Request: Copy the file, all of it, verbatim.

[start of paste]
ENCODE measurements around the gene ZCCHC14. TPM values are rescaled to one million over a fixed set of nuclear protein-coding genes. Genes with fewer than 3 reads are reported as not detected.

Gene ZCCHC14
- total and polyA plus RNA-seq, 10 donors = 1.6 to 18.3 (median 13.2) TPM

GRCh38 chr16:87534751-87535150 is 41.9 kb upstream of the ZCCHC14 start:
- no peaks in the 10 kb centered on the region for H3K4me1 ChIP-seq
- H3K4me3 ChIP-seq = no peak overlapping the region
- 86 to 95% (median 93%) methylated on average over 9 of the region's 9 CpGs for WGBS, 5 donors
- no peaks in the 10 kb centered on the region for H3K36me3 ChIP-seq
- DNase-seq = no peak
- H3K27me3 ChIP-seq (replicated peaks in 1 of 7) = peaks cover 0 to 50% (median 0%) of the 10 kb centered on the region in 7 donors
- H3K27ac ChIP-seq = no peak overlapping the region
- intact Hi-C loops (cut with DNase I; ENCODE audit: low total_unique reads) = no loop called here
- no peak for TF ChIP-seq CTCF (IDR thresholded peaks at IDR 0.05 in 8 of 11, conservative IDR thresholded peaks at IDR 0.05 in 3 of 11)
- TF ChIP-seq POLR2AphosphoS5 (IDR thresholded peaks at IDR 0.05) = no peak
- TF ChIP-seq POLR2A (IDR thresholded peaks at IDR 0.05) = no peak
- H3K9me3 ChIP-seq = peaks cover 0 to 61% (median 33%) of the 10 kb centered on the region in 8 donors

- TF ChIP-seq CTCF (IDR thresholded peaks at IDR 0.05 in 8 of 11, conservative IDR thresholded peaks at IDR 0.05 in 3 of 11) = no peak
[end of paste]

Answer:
ENCODE measurements around the gene ZCCHC14. TPM values are rescaled to one million over a fixed set of nuclear protein-coding genes. Genes with fewer than 3 reads are reported as not detected.

Gene ZCCHC14
- total and polyA plus RNA-seq, 10 donors = 1.6 to 18.3 (median 13.2) TPM

GRCh38 chr16:87534751-87535150 is 41.9 kb upstream of the ZCCHC14 start:
- no peaks in the 10 kb centered on the region for H3K4me1 ChIP-seq
- H3K4me3 ChIP-seq = no peak overlapping the region
- 86 to 95% (median 93%) methylated on average over 9 of the region's 9 CpGs for WGBS, 5 donors
- no peaks in the 10 kb centered on the region for H3K36me3 ChIP-seq
- DNase-seq = no peak
- H3K27me3 ChIP-seq (replicated peaks in 1 of 7) = peaks cover 0 to 50% (median 0%) of the 10 kb centered on the region in 7 donors
- H3K27ac ChIP-seq = no peak overlapping the region
- intact Hi-C loops (cut with DNase I; ENCODE audit: low total_unique reads) = no loop called here
- no peak for TF ChIP-seq CTCF (IDR thresholded peaks at IDR 0.05 in 8 of 11, conservative IDR thresholded peaks at IDR 0.05 in 3 of 11)
- TF ChIP-seq POLR2AphosphoS5 (IDR thresholded peaks at IDR 0.05) = no peak
- TF ChIP-seq POLR2A (IDR thresholded peaks at IDR 0.05) = no peak
- H3K9me3 ChIP-seq = peaks cover 0 to 61% (median 33%) of the 10 kb centered on the region in 8 donors

- TF ChIP-seq CTCF (IDR thresholded peaks at IDR 0.05 in 8 of 11, conservative IDR thresholded peaks at IDR 0.05 in 3 of 11) = no peak